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The History of the Answering Machine

Answering Machine

You may recall from your 6th grade science class that the first telephone was invented in 1876 by Alexander Graham Bell. However, you may be surprised to learn that the first answering machine, called the Telegraphone, was created shortly after in 1898 by a man named Valdemar Poulsen. The Telegraphone was very different than the more modernized devices many people became familiar with in later decades, and looked more like a hand-crank pasta machine than an answering machine. Poulsen’s creation recorded sound on a magnetized wire, which could then be played back by the listener.

After Poulsen’s Telegraphone, the next model of answering machine wouldn’t be created until almost 20 years later. In 1914, Thomas Edison created the Telescribe, followed by Truman Stevens’ Phonograph created in 1925. While both the Telescribe and the Phonograph were unsuccessful products, they led to the design of other models that would launch the technology of telephone recording devices into a whole new playing field.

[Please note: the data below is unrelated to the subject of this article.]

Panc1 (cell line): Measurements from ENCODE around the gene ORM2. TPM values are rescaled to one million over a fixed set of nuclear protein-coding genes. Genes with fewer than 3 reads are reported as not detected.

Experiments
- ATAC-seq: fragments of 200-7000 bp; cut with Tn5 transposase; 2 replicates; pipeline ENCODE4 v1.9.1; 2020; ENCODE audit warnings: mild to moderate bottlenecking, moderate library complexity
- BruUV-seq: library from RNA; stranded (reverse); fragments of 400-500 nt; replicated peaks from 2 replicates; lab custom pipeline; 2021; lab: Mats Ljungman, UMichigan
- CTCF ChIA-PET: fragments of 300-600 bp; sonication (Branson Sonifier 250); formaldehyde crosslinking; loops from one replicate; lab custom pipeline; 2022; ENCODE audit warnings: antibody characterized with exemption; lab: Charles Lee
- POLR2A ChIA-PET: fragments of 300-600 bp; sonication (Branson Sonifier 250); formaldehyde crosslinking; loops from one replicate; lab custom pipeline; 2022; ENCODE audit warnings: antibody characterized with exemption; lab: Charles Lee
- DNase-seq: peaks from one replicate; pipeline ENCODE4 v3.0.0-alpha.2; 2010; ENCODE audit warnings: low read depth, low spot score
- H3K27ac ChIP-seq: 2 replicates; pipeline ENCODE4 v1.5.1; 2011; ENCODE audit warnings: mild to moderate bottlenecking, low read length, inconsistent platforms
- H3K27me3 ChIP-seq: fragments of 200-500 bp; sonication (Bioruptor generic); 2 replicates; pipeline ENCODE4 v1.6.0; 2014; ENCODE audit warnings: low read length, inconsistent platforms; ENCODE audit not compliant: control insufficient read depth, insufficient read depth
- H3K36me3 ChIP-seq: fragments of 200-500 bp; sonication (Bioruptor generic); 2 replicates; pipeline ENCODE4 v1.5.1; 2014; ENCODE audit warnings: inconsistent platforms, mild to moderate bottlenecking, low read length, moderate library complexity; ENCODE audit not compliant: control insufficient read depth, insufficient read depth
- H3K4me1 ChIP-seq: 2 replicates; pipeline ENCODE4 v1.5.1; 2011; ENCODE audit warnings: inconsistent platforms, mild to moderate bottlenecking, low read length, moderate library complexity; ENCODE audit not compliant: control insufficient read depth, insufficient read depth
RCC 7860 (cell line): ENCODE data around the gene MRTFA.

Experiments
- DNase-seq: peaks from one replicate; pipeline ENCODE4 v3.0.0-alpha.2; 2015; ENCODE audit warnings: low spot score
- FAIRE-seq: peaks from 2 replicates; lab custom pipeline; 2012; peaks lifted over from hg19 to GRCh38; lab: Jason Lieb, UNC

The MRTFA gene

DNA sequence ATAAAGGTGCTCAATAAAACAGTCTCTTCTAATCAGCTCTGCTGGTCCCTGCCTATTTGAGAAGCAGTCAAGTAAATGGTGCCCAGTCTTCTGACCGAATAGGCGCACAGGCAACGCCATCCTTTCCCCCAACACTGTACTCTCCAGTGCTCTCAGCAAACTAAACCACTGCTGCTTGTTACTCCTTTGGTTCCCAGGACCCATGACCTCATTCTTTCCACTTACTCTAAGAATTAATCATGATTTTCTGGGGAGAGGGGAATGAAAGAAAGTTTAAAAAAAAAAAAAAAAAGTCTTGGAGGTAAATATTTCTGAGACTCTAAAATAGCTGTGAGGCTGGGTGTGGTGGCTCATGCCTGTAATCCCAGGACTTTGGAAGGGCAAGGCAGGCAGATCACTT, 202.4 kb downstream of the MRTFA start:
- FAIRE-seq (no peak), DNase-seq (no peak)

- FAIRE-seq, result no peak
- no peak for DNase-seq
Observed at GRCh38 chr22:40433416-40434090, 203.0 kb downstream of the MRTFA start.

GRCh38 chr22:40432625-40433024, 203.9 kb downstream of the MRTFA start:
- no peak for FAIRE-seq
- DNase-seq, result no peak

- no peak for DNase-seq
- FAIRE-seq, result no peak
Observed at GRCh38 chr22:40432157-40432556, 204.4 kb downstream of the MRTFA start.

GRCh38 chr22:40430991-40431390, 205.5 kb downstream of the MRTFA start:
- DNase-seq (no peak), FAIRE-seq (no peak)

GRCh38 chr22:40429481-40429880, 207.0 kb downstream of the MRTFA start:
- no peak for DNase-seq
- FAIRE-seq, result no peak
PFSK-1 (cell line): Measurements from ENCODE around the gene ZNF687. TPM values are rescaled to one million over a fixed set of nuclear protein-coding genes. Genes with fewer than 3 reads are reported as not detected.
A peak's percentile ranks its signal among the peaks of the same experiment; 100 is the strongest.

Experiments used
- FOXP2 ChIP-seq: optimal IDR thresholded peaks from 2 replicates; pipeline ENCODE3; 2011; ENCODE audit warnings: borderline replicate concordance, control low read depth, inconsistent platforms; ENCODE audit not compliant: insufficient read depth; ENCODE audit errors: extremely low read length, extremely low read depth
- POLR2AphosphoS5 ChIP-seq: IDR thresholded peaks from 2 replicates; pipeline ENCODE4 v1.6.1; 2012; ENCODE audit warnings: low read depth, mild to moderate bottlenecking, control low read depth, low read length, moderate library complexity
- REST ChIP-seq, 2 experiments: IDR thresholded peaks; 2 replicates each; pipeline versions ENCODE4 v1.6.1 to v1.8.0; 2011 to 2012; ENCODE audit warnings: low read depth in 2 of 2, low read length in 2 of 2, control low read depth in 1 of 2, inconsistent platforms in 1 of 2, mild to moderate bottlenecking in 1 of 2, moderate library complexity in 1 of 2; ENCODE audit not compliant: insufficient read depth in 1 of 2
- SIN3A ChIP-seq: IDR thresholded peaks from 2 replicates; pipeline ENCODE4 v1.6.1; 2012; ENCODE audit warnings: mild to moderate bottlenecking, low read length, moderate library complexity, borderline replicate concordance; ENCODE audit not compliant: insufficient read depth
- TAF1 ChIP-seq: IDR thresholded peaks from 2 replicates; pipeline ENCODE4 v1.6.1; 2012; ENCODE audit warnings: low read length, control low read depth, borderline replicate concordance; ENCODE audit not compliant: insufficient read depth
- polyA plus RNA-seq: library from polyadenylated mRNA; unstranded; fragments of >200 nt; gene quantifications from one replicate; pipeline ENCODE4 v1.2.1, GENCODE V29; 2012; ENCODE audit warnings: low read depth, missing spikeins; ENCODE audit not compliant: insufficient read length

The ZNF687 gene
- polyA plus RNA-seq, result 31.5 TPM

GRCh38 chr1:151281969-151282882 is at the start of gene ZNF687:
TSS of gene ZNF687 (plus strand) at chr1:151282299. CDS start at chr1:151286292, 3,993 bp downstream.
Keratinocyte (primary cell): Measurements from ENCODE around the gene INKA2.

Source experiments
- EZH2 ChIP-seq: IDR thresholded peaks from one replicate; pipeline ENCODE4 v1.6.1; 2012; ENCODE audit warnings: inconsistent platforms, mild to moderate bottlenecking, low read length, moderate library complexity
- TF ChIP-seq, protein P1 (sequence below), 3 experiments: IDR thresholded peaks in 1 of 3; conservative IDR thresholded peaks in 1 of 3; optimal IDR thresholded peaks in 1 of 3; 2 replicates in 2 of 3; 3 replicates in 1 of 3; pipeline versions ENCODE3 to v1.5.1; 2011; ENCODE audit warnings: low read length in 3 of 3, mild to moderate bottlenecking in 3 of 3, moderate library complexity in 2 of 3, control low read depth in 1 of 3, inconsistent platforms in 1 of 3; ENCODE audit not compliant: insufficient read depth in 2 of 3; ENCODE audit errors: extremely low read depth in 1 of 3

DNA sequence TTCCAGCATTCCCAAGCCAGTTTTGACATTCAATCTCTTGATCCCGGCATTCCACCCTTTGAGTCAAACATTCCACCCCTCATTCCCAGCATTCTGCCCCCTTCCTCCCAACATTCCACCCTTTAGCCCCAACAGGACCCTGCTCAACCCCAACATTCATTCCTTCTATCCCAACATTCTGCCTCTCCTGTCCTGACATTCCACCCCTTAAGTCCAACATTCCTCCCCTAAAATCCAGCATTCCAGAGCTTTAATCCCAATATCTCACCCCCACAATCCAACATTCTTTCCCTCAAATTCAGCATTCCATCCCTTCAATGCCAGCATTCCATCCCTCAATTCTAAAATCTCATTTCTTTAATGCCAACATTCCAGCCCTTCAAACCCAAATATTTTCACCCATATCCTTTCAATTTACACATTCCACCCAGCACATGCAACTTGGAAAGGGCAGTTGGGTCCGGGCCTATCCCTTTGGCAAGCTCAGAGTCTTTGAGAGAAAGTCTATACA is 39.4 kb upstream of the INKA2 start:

Starting in the 1930’s, the first automatic answering machine was created by Willy Mueller, and by the 1980’s there was a new model coming out almost every year. As new answering machines developed, they became smaller and more efficient by offering features like call screening, remote operation, digital voice prompting and more. At the turn of the new millennium, technology began to take off at a rapid speed, and answering machines soon developed into voicemail boxes that were pre-programmed into telephones. Not long after that, smart phone technology was introduced and today in 2019, separate answering machine devices are pretty much obsolete.

To learn more about answering machines, please check out the complete history of answering machines, where you can get an in-depth look at machines throughout the years. In our timeline, we’ve included pieces of history like newspaper clippings, TV advertisements, and more!

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